Werden Menschen Brüder? Alle?
Commissioned by Susanne Kessel as part of the 250 Pieces for Beethoven project
Première on May 2nd, Leoninum Bonn by Susanne Kessel
Looking at the state of Europe, at the very start of 2019, one wonders what is left of the ideas of the Enlightment that shaped it. A few decades it almost seemed as if it finally reached an almost triumphant finale: from the breakdown of the Berlin Wall now almost 30 years ago, resulting in the reunion of the two Germany's, to the monetary union founded in Maastricht in 1992 (where I happened to study at the conservatory at the time) resulting in the introduction of the Euro, now 20 years ago. More and more countries became members of the EU, and everything seemed to be fine until somewhere in the first decade of the Millennium the tide slowly altered. And now, on this second day of the new year, we're at the brink of Brexit, the birthplace of European culture Greece still in a precarious economic state, politicians calling for new walls around the Mediterranean borders, countries refusing to allow refugees, other countries complaining too much of their wealth being drained to other countries. What would Ludwig think of all this, his Ode to joy theme being the official anthem of the European Union?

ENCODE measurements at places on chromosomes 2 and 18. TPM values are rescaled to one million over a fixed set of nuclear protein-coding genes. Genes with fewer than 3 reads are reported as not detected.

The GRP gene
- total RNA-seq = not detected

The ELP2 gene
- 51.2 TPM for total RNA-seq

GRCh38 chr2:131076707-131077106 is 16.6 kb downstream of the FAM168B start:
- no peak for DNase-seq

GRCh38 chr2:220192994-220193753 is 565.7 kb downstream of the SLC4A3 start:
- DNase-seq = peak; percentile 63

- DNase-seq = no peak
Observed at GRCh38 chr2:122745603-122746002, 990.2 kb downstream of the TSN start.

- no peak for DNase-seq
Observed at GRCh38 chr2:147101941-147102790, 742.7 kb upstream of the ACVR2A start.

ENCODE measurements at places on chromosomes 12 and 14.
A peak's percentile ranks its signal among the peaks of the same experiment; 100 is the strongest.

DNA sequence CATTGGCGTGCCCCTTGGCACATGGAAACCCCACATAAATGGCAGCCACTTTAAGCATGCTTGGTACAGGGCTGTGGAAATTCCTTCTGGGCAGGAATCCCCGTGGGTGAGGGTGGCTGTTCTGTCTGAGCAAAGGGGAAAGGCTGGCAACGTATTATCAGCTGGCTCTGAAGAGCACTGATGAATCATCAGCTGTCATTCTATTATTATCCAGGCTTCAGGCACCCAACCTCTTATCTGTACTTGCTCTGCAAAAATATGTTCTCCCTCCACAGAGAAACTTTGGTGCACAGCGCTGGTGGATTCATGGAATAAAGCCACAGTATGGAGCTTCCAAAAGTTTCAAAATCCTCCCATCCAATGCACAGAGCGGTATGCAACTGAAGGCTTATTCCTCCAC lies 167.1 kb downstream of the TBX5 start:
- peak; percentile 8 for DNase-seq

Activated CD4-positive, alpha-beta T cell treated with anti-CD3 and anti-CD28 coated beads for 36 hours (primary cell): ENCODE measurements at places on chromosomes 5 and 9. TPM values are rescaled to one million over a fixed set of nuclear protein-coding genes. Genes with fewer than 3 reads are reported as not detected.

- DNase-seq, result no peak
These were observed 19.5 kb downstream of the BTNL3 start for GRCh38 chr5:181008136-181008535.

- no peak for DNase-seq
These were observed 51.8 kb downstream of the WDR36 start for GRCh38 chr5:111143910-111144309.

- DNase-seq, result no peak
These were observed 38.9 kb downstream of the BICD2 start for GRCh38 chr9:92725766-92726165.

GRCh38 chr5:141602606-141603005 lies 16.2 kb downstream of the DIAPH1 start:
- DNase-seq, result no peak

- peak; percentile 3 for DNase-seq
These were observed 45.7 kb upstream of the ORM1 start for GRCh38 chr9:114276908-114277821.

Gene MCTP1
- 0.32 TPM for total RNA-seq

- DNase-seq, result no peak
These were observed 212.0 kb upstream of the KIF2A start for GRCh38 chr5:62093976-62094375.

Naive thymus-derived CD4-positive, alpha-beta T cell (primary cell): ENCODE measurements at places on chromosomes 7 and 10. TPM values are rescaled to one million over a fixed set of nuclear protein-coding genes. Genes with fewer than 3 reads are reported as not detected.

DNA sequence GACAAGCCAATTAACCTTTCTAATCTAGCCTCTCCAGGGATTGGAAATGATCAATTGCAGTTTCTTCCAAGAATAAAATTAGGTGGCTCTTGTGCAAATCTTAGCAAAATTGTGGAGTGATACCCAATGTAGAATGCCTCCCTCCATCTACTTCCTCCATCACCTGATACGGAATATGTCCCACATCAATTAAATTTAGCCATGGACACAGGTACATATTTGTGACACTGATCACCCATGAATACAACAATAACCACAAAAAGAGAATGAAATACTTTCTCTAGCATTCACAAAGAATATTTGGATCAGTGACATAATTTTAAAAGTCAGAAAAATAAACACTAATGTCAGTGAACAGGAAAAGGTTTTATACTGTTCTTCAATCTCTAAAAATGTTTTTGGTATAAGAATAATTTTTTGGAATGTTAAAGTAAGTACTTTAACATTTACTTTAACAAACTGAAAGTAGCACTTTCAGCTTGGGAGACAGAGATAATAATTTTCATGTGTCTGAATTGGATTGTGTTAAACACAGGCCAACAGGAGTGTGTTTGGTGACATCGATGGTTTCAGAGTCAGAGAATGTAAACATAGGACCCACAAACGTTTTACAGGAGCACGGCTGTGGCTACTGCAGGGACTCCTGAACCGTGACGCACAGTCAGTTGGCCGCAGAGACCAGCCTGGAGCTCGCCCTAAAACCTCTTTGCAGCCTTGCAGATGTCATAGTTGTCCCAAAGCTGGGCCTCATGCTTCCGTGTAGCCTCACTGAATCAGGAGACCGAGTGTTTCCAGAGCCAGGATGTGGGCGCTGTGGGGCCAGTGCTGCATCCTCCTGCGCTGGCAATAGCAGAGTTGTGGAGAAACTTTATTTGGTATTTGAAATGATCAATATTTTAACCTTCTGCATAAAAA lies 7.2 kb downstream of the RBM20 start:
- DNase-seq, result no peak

According to Slavoj Zizek Beethoven already questioned the idea of universal brotherhood in his 9th Symphony, his revolutionary idealism being shattered before by Napoleon's narcissism. The question when it comes to the ideology of universal brotherhood is: Werden Menschen Brüder? Alle? Or is there someone excluded? The second part of Ode to joy is stands in sharp contrast to the first, being more vulgar and ultimately outrageous. It expresses a joy that's over the top. According to Zizek Beethoven here tells the true story of that which disturbs the ideology of brotherhood and the eventual failure to constrain or to tame it.